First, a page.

When it comes to type 2 diabetes, anyone still arguing that genes are more important than environment, or vice versa, really hasn’t been paying attention. Nature vs. nurture was a lovely debate fifty years ago, but we know now that complex traits like diabetes require inputs from both inside and out. To a degree, you can be forgiven for thinking that genes are the dominant players, given the enormous strides made recently with the sequencing of the human genome and all the scientific and media attention lavished on each new discovery of links between specific genes and diabetes. All those data are true, and the excitement in the scientific community is largely justified–type 2 diabetes has been a tough nut to crack and it looks like some of its genetic secrets are finally being revealed.
Let’s not forget, however, that the rate at which we detect diabetes in the American population is skyrocketing, reaching 8-9% of all adults and a frightening number of kids as well. No one would argue that we’ve changed our genes in the last generation, so something else must be to blame. In fact, there’s a large body of evidence pointing to our sedentary lifestyles and diets rich in fats. There’s no mystery here–even Hippocrates knew that overweight people are more likely to have diabetes, and the rate of obesity and type 2 diabetes have climbed in parallel in our society. It’s also well known that losing weight can improve diabetes, sometimes dramatically. Almost all physicians treating diabetics have at least a few stories about patients re-dedicating themselves to losing weight, and finding that they no longer need insulin or other antidiabetic medications.
What we didn’t know was whether losing weight by diet and exercise could prevent type 2 diabetes in those at risk. In order to figure this out, the National Institutes of Health has spent close to $175 million to study 3,234 people in a large trial called the Diabetes Prevention Program (DPP). The DPP announced its results last week to much fanfare, and with good reason. Here’s what they did, and what they found.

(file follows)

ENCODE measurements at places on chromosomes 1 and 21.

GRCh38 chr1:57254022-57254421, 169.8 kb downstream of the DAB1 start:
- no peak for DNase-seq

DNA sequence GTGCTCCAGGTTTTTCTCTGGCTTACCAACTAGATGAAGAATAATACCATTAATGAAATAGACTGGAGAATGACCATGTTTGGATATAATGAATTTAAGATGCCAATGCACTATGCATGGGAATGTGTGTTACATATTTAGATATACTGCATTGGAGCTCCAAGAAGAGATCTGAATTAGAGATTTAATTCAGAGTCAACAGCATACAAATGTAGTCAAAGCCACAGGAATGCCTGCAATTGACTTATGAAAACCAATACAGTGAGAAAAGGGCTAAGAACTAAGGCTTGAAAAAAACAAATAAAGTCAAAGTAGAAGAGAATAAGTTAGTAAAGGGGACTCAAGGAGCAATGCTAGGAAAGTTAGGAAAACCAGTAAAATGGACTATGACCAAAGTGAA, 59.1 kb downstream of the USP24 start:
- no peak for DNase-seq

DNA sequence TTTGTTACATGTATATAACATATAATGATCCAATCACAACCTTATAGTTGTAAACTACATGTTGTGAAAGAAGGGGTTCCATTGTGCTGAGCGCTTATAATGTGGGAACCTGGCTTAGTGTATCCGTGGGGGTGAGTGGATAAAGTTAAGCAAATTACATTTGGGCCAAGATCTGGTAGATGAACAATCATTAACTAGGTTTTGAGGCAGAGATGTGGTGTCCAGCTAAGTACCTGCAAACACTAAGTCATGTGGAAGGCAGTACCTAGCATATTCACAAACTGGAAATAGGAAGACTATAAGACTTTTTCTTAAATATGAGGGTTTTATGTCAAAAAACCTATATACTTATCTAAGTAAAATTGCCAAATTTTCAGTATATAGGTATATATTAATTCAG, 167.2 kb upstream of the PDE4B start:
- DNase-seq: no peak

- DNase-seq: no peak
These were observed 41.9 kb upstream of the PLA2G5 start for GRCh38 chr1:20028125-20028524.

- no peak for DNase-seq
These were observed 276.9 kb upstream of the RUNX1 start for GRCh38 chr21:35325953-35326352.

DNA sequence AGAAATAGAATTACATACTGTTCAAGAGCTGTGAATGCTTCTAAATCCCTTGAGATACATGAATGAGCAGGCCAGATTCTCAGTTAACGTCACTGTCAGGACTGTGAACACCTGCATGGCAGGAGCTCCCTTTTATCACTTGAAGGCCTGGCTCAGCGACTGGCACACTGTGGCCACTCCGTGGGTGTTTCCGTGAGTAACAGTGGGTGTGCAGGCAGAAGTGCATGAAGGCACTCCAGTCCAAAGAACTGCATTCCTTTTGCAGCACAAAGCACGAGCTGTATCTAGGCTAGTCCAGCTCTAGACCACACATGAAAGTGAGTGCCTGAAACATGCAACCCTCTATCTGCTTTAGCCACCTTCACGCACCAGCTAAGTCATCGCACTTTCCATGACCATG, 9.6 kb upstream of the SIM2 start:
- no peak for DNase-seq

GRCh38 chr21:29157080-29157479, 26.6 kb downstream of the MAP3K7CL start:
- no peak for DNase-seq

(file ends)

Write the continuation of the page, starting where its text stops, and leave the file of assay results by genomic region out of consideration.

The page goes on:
First, they identified people at risk for type 2 diabetes, but who did not yet have the disease. These people were largely overweight, or had other risk factors such as being over age 60, having had gestational diabetes during a prior pregnancy, or having a close relative with type 2 diabetes. More than half of the participants were from minority groups that suffer from type 2 diabetes in a disproportionate way, including African-Americans, Hispanics, and Native Americans. All of these people had a condition called impaired glucose tolerance, which means that they have normal blood sugars when fasting, but their sugar rises too high and stays up too long when they eat a test dose of glucose.
Next, they assigned these people to one of three plans. In the first, patients adopted a series of changes in their diet and exercise patterns, so that they reduced their fat intake and exercised 150 minutes each week. The goal for this group was to lose 7% of their body weight, which by and large they were able to do. The second group got some basic information on diet and exercise, but no specific regimen to follow. Instead, they received the drug metformin (Glucophage™), which is used to make the body more insulin sensitive. The third group got off with the least to do, getting the same generic advice about diet and exercise as the second group, but the pills they took were placebos. The researchers then waited three years to see what would happen.
The results were so important and clear that the study was actually terminated a year early so that they could be announced to the waiting medical world. Twenty-nine per cent of the patients in the last group, who received neither an intensive diet and exercise plan or the drug, developed type 2 diabetes. In contrast, only 14% of patients who did the diet and exercise plan developed diabetes. The patients taking metformin also benefited, but not as much as the diet and exercise folks, as 22% of them went on to get type 2 diabetes.
While we don’t know whether those people who prevented the onset of diabetes will have lasting benefit, it seems reasonable to expect that they will do well as long as they keep their extra weight off.
The lessons of the DPP are clear. First and foremost, the amount of weight loss that reduced diabetes by more than half was not overly daunting. Seven percent of body weight for a 200 pounder is only 14 pounds. For a 180-pound person, only 12 and 1/2 pounds need to be shed. This isn’t enough weight loss to satisfy most people’s cosmetic notions, but it’s apparently enough to help dramatically reduce your chances of developing a very serious illness. Secondly, we probably ought to shift some of our focus onto patients who don’t yet have diabetes, but who have risk factors for getting it in the future. It’s been estimated that 10 million Americans fit the criteria used by the DPP. Finally, the DPP puts some of the recent genetic discoveries in perspective–it’s not just the genes you’re dealt that matter, but how you treat them as well.